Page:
If you put your ear to the ground in downtown Johannesburg, you just might hear the sounds of the African Renaissance.

That’s because, as leader of the Downtown Music Hub, I believe that the African Renaissance is not merely a pipe dream. Instead, just as global researchers Euromonitor International say, there’s a worldwide movement back to authenticity, to culture and to tradition – and what better expression of that than the distinctive beat of African music?

The Downtown Music Hub, which just happens to be home to the largest recording desk in Africa, has an unparalleled music heritage. When Gallo Record Company was selling Downtown Studios for R5 million, the Department of Arts and Culture (DAC) under the auspices of the National Arts Council, stepped in to purchase the building and preserve its musical heritage.

After all, both national and international music legends had recorded here – think Lucky Dube, Oliver Mtukudzi, Miriam Makeba, Paul Simon, Yvonne Chaka Chaka, Hugh Masekela, Simply Red, Angelique Kidjo, Ladysmith Black Mambazo, Kirk Franklin and eighties rock sensation, U2. From there, move on to today’s award-winning new-age artists including Nasty C, Kwesta, multi-Grammy-award winning Soweto Gospel Chior and Zoe Modiga. With its cutting edge-facilities, Downtown Music Hub continues to provide quality recordings that are celebrated globally.

Just as Sophiatown resonated with the sounds of jazz, penny whistles and songs of Black miners during the 50s and laid the foundation for some of the most important writing and music in our country’s history, I believe that we could again be close to another cultural revolution if we just reclaim the incredible musical heritage that is ours.

We’ve seen African fashion, art and film begin to take their places on the world stage – and I believe that music is next in line. In fact, African music is a sleeping giant that could bring sustainable change and help us realise the greatest hit of all – an inclusive and integrated music industry that will create jobs and grow sustainable music businesses, thereby positively changing lives on this continent.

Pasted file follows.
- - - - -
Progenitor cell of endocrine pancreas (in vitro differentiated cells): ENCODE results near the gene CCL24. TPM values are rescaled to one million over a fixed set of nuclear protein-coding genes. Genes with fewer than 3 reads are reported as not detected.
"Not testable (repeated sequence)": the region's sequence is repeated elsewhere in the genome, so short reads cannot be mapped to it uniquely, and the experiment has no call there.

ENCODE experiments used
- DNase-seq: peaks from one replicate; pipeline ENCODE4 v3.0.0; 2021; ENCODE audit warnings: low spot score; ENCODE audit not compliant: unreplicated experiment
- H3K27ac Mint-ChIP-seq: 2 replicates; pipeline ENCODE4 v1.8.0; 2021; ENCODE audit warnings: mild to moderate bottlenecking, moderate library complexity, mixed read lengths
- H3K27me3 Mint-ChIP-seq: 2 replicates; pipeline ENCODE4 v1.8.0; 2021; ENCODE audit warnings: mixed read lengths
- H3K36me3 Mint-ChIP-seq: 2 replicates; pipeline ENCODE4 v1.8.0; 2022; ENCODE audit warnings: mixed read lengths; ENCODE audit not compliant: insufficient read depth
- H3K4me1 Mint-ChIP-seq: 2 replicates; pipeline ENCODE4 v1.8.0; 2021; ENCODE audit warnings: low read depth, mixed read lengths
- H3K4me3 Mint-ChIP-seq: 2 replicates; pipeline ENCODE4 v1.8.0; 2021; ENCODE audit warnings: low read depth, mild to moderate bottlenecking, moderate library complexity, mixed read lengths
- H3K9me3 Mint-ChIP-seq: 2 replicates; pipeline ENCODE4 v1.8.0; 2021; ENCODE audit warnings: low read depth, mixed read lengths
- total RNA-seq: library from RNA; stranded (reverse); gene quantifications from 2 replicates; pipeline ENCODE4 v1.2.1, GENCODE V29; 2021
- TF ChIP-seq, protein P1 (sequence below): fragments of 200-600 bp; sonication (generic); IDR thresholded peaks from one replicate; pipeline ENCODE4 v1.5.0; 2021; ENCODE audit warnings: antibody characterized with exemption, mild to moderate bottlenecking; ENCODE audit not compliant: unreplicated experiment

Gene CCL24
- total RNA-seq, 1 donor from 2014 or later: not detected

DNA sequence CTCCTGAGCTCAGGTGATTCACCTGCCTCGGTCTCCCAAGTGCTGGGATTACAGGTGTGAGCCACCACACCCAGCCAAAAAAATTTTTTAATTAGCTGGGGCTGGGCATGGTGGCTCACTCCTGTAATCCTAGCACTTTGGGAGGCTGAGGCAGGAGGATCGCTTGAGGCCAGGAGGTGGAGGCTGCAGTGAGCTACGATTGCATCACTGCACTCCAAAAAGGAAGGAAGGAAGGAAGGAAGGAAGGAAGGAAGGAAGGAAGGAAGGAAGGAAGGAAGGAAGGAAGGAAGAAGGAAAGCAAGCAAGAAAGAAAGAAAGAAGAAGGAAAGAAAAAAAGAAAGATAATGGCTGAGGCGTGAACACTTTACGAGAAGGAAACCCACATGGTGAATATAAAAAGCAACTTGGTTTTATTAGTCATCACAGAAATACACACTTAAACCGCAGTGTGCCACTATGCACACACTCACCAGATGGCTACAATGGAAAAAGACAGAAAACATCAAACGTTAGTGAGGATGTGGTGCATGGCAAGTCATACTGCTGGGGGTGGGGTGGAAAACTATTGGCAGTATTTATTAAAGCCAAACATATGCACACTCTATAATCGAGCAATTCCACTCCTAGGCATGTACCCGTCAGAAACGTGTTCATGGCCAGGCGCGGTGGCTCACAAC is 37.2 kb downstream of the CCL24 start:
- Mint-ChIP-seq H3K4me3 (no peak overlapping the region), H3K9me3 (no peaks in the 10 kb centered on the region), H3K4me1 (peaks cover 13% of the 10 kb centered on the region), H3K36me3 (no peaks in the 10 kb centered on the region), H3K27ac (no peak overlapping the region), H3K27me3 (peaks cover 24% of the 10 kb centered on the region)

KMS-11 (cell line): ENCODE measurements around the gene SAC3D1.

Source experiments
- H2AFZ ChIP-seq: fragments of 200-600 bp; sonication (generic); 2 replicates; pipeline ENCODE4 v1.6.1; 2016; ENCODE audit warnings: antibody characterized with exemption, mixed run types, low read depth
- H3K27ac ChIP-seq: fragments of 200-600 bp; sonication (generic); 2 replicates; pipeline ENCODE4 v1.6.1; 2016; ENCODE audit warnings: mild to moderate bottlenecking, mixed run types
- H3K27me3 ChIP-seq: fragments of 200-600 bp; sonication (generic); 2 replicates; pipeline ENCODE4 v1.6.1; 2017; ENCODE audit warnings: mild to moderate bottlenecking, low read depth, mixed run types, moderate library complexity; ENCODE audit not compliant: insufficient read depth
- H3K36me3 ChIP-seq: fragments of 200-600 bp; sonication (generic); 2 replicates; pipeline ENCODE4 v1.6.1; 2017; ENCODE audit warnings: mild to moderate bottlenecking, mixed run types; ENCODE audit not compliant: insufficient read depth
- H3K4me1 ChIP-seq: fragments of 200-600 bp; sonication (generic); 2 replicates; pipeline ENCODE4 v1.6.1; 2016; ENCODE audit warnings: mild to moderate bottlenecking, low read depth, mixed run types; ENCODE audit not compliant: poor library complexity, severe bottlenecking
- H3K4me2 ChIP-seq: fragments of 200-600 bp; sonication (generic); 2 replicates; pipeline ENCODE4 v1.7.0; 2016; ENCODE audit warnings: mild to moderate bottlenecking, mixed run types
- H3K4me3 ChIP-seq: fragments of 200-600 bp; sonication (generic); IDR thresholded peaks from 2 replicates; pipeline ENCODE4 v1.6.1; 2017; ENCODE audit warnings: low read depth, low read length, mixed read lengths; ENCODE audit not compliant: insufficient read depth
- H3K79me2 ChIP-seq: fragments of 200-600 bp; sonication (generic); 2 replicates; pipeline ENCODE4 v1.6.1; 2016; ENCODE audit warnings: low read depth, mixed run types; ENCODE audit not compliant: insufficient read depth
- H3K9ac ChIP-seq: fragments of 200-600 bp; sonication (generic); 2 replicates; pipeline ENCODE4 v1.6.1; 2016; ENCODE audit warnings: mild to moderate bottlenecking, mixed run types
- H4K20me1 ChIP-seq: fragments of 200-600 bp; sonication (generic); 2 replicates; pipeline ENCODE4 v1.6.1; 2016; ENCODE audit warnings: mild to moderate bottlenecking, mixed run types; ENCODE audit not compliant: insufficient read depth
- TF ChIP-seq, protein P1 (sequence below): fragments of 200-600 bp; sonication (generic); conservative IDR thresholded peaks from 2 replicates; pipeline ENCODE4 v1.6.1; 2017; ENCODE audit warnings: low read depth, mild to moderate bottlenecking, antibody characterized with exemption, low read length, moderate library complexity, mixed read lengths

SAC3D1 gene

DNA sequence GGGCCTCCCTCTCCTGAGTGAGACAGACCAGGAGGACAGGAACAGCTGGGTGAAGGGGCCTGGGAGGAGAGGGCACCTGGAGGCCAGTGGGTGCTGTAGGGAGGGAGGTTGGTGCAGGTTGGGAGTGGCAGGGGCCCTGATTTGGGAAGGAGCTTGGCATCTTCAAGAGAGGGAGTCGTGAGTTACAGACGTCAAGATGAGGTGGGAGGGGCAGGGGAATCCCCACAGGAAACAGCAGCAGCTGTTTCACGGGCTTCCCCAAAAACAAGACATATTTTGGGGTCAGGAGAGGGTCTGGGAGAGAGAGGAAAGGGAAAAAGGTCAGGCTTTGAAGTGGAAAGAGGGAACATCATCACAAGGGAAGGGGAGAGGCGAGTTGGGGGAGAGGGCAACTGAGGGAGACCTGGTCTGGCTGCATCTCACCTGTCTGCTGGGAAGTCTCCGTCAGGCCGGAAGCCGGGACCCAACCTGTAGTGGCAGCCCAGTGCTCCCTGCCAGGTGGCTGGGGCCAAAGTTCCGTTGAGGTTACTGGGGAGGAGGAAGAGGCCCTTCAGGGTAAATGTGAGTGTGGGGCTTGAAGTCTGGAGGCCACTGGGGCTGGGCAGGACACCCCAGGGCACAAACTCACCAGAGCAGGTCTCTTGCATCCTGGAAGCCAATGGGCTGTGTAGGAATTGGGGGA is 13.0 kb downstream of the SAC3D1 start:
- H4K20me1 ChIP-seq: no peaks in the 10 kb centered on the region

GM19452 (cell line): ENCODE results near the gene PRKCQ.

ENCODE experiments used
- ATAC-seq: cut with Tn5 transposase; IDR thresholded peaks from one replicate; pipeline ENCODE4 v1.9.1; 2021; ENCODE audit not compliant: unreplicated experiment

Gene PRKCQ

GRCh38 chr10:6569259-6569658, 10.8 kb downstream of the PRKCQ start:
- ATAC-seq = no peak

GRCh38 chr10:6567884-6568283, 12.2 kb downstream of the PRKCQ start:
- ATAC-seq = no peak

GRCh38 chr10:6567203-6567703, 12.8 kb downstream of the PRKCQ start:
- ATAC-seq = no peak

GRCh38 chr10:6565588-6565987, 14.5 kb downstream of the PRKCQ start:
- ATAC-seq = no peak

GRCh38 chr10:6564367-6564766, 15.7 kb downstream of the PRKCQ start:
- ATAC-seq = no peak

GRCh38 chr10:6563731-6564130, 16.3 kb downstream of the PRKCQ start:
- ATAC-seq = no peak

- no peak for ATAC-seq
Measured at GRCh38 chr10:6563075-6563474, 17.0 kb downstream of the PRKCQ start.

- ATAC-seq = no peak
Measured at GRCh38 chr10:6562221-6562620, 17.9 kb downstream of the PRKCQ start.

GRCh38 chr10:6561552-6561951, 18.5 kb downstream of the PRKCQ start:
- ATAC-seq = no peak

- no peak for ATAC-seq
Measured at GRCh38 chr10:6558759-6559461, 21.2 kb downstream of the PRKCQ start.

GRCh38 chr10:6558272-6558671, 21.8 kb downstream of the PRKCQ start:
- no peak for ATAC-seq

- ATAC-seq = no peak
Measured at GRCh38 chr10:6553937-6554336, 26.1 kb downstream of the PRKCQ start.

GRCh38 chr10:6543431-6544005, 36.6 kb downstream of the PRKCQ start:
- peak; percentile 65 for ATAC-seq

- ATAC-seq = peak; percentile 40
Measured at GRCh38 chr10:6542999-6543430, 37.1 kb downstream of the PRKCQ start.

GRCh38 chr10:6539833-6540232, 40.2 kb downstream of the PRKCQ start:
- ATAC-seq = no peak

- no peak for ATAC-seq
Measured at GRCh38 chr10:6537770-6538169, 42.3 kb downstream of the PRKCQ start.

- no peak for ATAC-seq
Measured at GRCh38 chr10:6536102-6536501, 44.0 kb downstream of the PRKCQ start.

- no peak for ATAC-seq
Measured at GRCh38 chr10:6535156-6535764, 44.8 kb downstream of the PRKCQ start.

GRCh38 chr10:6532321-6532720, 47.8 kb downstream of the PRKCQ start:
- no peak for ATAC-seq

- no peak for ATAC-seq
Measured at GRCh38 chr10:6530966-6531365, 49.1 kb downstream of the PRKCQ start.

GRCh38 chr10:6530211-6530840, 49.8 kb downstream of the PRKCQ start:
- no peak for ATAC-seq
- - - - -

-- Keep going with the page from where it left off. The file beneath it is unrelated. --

Covid-19 and other world economic woes aside, if the pre-pandemic rates of growth had been maintained, Africa would still be seen as the new world of both business and arts & culture. Five of the world’s fastest growing countries are in Africa and the continent still retains its image as a new frontier. 

So, to turn what might evolve into a fairy tale into a reality, we need to, once again, take ownership of our unique and diverse talent. 

We also need to learn important lessons about aligning talent and ownership, creativity and business, from the unfortunate times when we have skipped a beat. The legacies of Solomon Linda of the “Imbube/The Lion Sleeps Tonight” fame and many others, provided a sense of urgency in valuing the uniqueness of our sound and owning our Intellectual Property. 

Role models like Grammy award-winning DJ Black Coffee and Burna Boy as well as Youssou N’dou are leading the way, and are whetting Africa’s appetite in prioritising business success together with talent. 

Looking to the future, Africa’s music is as much about sound and skill as it is about business. Professional longevity and business sustainability are important ingredients in building resilience within the local industry. As a result, a commitment to strengthening both soft and hard skills had to become the core of our agenda. 

With this came the recognition that creative skills are one of the top most necessary skills in the 4IR era, along with critical thinking and problem solving. It therefore makes sense for the music industry to partner with Education through programs such as Music-In-Schools to develop these relevant skills from an early age. 

To take this further, we saw a need for a comprehensive incubator program whose beneficiaries would be existing role-players within the industry. The aim here is to be intentional about growing a new breed of business savvy African musicians who will make “win-win” collaborations and seek equity in long-term value derived from partnerships. 

The hub is well placed to play its role in offering new opportunities for Southern Africa. Its key success factors place women and youth at the top. 

The Downtown Music Hub is proud to say that 49,5% of the talents who have accessed its studios over the past year have been women. That’s certainly an encouraging result when one looks back on internship and other development programs that have been implemented since the hub’s inception in 2008. 

Today the hub boasts an impressive directory of session musicians and a pool of freelance sound engineers, both of which include some talented young women. 

We wish to grow the role of women in the local music industry to not only include creatives, but also executives and technical experts. Most of all, we want to unlock the intuition and nurturing for which African women are known in order to create a new harmony that encompasses diversity, resilience and fresh perspectives. 

Remember that the arts and entertainment still remain the most powerful ways to shape societies – and music is at the core of influencing cultural trends in Africa and beyond. How blessed are we to live in an era where there is a wave of creative greatness that is set to build new legacies in Africa? 

We look forward to a measurable increase in the contribution of the music industry to the GDP, and for the industry to carve out its own identity within the wider spectrum of creative industries. This, underpinned by a commitment to accountability and transparency within music’s ecosystem. 

Truth be told, we cannot achieve all of this on our own. Therefore, it would be a pleasure to partner with like- minded role-players and organisations towards growing the industry. 

Let’s connect! 

Written by Mpume Mabuza 

Email: mpume@dtmh.co.za